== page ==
Been some rumour recently that alot of the players (Woods / Stricker) are less bothered than they used to be and that even if the rule goes through the PGA Tour may allow a local rule permitting the putters.
That would have the ludicrous consequence of european tour players being banned from using them, US Open and Open CHampionship banning them but the PGA events (Including the PGA and Masters) allowing them....
I'm quite up for banning them, but i'd much rather keep the same rules for every event!
Posted: 20/02/2013 at 10:59
Similarly though does an insert in the putter face not make it easier? Weighting/shaping of putter heads to promote a better swing not make it easier? Should we all just go back to using waist high golden goose putters??
Monty lost some majors on the basis of a couple of putts, should he not have used a long putter if it was that easy and while it was legal? Pretty sure that would have left a legacy of a Major winner rather than slightly embittered man never to win one.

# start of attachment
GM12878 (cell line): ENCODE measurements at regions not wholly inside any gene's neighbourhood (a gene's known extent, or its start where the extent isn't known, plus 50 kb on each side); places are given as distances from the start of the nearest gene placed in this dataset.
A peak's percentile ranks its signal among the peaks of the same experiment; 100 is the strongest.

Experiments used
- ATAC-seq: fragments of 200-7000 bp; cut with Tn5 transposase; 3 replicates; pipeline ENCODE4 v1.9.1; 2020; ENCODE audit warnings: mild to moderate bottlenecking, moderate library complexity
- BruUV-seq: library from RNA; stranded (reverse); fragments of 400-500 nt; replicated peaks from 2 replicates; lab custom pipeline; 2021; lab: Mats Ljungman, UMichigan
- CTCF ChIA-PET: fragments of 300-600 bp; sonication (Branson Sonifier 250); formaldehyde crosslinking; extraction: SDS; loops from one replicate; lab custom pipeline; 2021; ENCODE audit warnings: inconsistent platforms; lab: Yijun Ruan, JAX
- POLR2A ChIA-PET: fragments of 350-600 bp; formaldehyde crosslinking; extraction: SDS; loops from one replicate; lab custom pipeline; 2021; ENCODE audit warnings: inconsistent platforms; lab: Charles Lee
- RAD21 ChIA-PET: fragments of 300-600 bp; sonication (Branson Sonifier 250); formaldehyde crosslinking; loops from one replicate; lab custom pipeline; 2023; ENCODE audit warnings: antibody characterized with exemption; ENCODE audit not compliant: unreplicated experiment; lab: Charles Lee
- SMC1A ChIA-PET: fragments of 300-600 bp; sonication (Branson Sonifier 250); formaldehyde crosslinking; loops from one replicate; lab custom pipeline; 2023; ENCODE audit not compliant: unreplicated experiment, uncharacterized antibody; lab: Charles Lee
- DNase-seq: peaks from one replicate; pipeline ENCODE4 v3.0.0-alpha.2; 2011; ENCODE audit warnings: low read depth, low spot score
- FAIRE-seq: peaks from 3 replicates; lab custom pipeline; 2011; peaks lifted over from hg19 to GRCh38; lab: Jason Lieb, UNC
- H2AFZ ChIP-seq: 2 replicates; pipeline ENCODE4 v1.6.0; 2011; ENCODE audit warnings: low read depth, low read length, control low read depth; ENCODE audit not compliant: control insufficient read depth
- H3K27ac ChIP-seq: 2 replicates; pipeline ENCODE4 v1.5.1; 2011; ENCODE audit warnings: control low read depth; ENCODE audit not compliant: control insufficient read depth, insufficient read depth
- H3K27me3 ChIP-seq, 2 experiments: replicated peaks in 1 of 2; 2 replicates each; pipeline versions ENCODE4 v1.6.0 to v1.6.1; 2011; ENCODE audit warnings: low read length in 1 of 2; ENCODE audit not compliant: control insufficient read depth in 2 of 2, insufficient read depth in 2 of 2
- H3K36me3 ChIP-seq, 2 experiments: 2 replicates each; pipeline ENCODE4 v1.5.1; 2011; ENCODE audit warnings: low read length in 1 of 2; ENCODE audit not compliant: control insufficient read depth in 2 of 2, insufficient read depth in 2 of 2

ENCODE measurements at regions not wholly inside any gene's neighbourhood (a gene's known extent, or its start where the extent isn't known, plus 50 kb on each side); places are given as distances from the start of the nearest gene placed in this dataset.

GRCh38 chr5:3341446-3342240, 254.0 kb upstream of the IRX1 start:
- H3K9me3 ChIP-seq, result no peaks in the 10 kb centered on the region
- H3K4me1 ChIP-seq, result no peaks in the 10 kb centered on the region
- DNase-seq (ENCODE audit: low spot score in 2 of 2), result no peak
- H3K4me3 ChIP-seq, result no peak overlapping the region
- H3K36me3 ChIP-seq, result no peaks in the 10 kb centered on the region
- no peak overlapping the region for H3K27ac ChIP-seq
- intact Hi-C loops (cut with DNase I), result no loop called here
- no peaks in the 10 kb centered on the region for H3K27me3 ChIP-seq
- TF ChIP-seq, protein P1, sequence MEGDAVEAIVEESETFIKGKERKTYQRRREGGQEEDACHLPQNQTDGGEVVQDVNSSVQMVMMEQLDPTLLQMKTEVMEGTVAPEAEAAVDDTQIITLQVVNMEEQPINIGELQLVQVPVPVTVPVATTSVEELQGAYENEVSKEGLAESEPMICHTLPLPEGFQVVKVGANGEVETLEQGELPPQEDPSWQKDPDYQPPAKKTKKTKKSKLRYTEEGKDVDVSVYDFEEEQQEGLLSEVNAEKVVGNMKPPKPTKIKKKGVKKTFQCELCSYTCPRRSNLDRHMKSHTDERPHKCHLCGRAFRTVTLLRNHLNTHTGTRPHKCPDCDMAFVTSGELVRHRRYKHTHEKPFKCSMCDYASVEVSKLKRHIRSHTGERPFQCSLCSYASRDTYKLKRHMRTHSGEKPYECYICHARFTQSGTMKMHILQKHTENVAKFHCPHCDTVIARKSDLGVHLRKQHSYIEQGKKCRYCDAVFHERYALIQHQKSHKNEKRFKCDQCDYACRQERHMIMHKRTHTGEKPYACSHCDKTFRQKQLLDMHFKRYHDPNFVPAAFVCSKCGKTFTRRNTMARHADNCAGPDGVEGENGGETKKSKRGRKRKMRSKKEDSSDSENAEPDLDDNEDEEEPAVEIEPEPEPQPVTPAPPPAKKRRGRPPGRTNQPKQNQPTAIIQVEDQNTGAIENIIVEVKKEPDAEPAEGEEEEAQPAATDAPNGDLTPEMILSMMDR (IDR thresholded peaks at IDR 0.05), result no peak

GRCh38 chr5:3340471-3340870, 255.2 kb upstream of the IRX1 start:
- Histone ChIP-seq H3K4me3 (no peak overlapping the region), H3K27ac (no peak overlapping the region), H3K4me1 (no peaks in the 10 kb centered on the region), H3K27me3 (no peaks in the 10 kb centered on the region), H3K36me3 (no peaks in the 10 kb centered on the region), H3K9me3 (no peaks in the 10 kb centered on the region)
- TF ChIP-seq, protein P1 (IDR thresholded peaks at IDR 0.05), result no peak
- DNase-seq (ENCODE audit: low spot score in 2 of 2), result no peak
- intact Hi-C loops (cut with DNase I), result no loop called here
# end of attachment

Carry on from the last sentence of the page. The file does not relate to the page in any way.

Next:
About an amateur not wanting to use in case of a ribbing from his friends, surely the same would apply to some of the fugly GI irons recently (see the GM test), but if people get results they will use them. Many people do give into vanity, but there are plenty who don't. Surely the amount of practice should be directly correlated to the amount you should practice with any other putter as well.
Also people have won majors with these putters recently, but they have been about for years. Just because someone is winning doesn't mean you should ban it. Dustin Johnson won his first tournament using the R1 this year, shall we ban it?
I honestly don't have a strong opinion either way as if it is banned it makes no difference to me, but I just wonder how much of this is a knee jerk reaction to some people's comments who, as CBE suggests, have cooled their interest in the subject.
Posted: 20/02/2013 at 12:13
It's time to ban them. As the USGA / R&A are aware, these putters are no longer the preserve of the older player battling the yips. Young players are using them from day one, and it's a growing trend.